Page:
In addition to these two appearances, he appeared in various WWF/WBF celebrity editions of Family Feud. Heenan and Combs also struck up a friendship, which Heenan recounted in his autobiography, noting that he believed Combs felt pigeonholed by being a game-show host.
Combs portrayed himself in episodes of In Living Color and 227 in Family Feud sketches and made an appearance on the TNN television series The Statler Brothers Show, where he did a stand-up comedy routine. In October 1993, a Family Feud video game featuring Combs's likeness was released for both the Super NES and the Sega Genesis.
In July 1994, Combs was involved in a serious car accident along the SR 134 portion of the Ventura Freeway. He sustained an injury in one of his spinal discs, leaving him in severe and continuous pain. Combs also struggled with financial problems after the failure of two of his comedy clubs (Caddy Combs and the Cincinnati Comedy Connection) and his home in Hamilton, Ohio, went into foreclosure. In September 1995, he separated from Debbie, his wife of 18 years (with whom he had six children). The couple attempted to reconcile, but later refiled for divorce; however, it was never finalized.
Combs made several attempts to resurrect his television career. He taped a pilot for a talk show called The Ray Combs Show, but it was ultimately not picked up. Combs also hosted Family Challenge on The Family Channel from 1995–96, and made a number of appearances on the Game Show Network.
On June 1, 1996, police were called to Combs' home at 1318 Sonora Avenue in Glendale, California, over reports of a disturbance. Combs had reportedly destroyed most of the inside of his house, and had also been banging his head against the walls, though Combs later told the police that he fell in the jacuzzi. Shortly after police arrived, Combs' estranged wife Debbie arrived and informed them that Combs was suicidal and had spent the previous week in the hospital for a suicide attempt. He was taken by police to Glendale Adventist Medical Center, where he was assessed by a medical doctor and placed on a 72-hour psychiatric observation hold. On June 2, 1996, at around 4:10 a.m., hospital personnel discovered Combs hanging by his bed sheets in the closet of his room. He was taken to the emergency room, where he was pronounced dead upon arrival, aged 40. His death was ruled a suicide.
On June 7, 1996, Combs' funeral was held at the Church of Jesus Christ of Latter-day Saints in Glendale. His remains were flown back to his hometown of Hamilton, Ohio, where he was interred at the Greenwood Cemetery. Combs was survived by his parents, Ray Sr. and Anita Jean Combs; his wife; and their six children.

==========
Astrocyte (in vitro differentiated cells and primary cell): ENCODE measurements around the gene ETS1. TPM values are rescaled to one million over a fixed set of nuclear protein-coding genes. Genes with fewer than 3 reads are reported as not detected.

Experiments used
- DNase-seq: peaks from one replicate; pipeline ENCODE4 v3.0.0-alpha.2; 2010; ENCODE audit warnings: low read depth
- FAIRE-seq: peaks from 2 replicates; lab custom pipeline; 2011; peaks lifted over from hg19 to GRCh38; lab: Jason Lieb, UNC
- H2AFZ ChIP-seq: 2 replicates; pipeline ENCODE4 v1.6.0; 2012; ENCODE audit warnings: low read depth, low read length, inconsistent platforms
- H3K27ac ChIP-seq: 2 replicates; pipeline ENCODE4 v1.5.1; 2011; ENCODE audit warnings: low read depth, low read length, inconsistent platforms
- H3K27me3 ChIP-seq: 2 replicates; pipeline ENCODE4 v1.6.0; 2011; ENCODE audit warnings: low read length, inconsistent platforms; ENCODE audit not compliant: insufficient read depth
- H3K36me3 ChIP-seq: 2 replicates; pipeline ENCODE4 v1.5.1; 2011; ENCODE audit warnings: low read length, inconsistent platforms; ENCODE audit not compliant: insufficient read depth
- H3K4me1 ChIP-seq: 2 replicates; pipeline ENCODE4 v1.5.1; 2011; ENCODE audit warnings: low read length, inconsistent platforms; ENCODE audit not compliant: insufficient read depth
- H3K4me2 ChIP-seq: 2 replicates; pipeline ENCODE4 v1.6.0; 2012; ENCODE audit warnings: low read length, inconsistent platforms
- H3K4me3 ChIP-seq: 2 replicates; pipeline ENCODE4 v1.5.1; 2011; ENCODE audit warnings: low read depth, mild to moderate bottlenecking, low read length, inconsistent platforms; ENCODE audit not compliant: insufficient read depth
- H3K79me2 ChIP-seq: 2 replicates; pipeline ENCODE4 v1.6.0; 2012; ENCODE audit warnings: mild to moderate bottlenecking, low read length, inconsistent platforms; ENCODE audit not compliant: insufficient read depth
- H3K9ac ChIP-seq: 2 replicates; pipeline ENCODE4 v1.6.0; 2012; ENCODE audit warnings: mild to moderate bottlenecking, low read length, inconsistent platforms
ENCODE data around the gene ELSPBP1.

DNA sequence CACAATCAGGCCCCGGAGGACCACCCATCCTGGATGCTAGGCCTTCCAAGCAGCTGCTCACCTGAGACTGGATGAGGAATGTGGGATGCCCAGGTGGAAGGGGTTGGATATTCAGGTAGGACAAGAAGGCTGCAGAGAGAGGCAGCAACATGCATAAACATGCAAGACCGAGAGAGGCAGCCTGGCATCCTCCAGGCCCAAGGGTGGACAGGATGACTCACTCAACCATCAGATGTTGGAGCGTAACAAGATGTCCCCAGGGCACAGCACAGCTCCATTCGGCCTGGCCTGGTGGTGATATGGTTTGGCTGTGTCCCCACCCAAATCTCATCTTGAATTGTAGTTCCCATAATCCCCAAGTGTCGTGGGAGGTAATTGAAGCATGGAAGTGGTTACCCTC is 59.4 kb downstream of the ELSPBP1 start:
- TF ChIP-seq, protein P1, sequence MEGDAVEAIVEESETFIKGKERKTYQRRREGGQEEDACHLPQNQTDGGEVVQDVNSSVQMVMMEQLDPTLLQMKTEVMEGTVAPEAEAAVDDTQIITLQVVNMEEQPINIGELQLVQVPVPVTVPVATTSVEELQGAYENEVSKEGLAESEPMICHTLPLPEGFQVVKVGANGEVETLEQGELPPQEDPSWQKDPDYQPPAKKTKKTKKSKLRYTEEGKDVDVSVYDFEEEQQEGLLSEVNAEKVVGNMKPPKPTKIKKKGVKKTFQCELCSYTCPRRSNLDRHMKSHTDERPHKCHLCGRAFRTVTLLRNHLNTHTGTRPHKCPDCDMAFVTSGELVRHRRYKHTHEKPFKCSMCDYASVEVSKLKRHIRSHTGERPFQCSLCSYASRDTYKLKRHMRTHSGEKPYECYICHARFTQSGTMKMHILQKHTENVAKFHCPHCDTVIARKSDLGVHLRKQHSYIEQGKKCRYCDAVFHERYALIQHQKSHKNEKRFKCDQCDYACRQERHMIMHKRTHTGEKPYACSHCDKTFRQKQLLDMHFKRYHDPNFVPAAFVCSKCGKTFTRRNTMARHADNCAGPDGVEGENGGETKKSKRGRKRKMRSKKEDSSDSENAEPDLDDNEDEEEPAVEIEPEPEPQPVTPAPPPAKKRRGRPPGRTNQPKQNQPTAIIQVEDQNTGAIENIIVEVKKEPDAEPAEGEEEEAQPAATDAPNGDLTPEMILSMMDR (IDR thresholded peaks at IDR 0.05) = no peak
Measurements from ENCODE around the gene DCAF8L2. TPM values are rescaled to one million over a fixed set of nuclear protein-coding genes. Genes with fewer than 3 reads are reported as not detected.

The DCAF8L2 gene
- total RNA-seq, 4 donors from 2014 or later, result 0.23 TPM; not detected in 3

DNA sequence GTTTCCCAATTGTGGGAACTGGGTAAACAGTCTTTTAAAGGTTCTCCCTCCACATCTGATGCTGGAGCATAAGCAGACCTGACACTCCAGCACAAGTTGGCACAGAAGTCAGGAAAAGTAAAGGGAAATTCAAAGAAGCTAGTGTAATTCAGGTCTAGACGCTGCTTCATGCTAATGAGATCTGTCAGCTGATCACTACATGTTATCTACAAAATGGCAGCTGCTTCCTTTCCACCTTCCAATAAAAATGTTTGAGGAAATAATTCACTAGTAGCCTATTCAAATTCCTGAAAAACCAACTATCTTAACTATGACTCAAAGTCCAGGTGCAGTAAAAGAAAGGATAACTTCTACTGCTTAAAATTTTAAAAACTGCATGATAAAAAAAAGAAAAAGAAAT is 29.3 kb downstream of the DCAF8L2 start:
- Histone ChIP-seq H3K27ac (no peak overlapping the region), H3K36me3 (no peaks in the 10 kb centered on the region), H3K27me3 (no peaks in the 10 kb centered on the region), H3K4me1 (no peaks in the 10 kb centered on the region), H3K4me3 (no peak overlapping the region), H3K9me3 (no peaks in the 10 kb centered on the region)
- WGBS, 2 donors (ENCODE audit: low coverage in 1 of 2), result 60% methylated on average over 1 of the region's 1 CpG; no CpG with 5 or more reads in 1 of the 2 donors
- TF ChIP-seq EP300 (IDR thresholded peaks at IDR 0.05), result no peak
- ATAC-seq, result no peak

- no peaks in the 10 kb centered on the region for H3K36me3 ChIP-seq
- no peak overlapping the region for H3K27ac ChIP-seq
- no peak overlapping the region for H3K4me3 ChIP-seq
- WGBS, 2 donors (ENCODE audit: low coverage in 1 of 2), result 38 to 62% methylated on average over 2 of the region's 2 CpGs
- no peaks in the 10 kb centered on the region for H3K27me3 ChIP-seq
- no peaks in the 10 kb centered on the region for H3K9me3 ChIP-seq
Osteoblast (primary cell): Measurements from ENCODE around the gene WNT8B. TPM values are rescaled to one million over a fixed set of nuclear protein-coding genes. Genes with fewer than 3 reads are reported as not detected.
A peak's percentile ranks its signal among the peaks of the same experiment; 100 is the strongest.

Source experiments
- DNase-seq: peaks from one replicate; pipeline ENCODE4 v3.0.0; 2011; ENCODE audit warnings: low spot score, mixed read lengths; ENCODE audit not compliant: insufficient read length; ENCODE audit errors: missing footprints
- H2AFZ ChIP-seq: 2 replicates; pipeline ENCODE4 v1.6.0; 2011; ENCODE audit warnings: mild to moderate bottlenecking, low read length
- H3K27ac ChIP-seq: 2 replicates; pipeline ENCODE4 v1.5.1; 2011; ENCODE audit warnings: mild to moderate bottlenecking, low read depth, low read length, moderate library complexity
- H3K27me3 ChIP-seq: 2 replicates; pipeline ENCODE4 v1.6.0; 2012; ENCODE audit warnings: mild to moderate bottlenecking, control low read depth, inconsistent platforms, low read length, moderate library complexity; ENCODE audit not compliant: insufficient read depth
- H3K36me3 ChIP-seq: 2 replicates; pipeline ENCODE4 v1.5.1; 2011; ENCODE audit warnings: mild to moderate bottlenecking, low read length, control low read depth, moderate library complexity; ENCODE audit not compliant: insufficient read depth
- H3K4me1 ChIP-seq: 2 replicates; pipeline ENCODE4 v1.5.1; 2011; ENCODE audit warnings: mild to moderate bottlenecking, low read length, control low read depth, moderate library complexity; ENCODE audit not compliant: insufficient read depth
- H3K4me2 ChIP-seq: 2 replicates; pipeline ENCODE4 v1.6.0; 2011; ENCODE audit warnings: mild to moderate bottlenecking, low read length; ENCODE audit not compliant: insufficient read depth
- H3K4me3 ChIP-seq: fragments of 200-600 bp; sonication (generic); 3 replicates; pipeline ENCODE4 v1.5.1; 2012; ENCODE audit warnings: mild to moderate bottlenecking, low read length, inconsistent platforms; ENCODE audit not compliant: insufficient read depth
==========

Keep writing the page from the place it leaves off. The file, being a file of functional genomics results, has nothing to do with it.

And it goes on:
|1987||Overboard||Cop at Hospital|
|1995||Vampire in Brooklyn||Game show host||Alternative title: Wes Craven's Vampire in Brooklyn|
|1985||The Facts of Life||Technician||Episode: "Doo-Wah"|
|1986||You Again?||Various roles||3 episodes|
|1987||The Golden Girls||Bob Henderson||Episode: "And Then There Was One"|
|1988||Amen||Harold Buckner||2 episodes|
|1988||227||Himself||Episode: "And the Survey Says..."|
|1989||Miss Hollywood Talent Search||Host|
|1992||The Larry Sanders Show||Himself||Episode: "Hey Now"|
|1993||In Living Color||Himself||Episode: "Forever Silky"|
- Armstrong, Coleen (February 1988). "Born to be funny". Cincinnati. pp. 17–18. Retrieved November 28, 2011.
- "Game Over". People. June 17, 1996. Archived from the original on March 16, 2011. Retrieved June 8, 2021.
- Baber, David (August 11, 2009). Television Game Show Hosts. Jefferson, North Carolina: McFarland. p. 39. ISBN 978-0-7864-4573-8.
- Ray Combs. E!. E! True Hollywood Story. November 16, 1997.
- Heenan, Bobby; Anderson, Steve (2004). Bobby the Brain: Wrestling's Bad Boy Tells All. Triumph Books. pp. 137–138. ISBN 978-1-5724-3668-8.
- Johnson, Chip (1994-07-13). "'New Family Feud' TV Host Injured in Crash : Accident: Ray Combs is partially paralyzed following collision on Ventura Freeway, his agent says". Los Angeles Times. Retrieved 2022-01-13.
- Hale, Juli (2018-01-17). "Remember this: Ray Combs' 500-seat Comedy Connection featured big laughs, big names". WCPO-TV. Retrieved 2022-01-13.
- Condon, Lee (June 4, 1996). "Police To Probe Suicide Of Talk Show Host Who Hanged Self In Hospital". Daily News. Los Angeles. Archived from the original on October 16, 2015. Retrieved May 17, 2010.
- "Crowd attends funeral for former TV game show host". Portsmouth Daily Times. June 8, 1996. p. A3. Retrieved January 14, 2013.
- "Comedian Ray Combs commits suicide". Deseret News. June 3, 1996. p. A6. Retrieved January 15, 2013.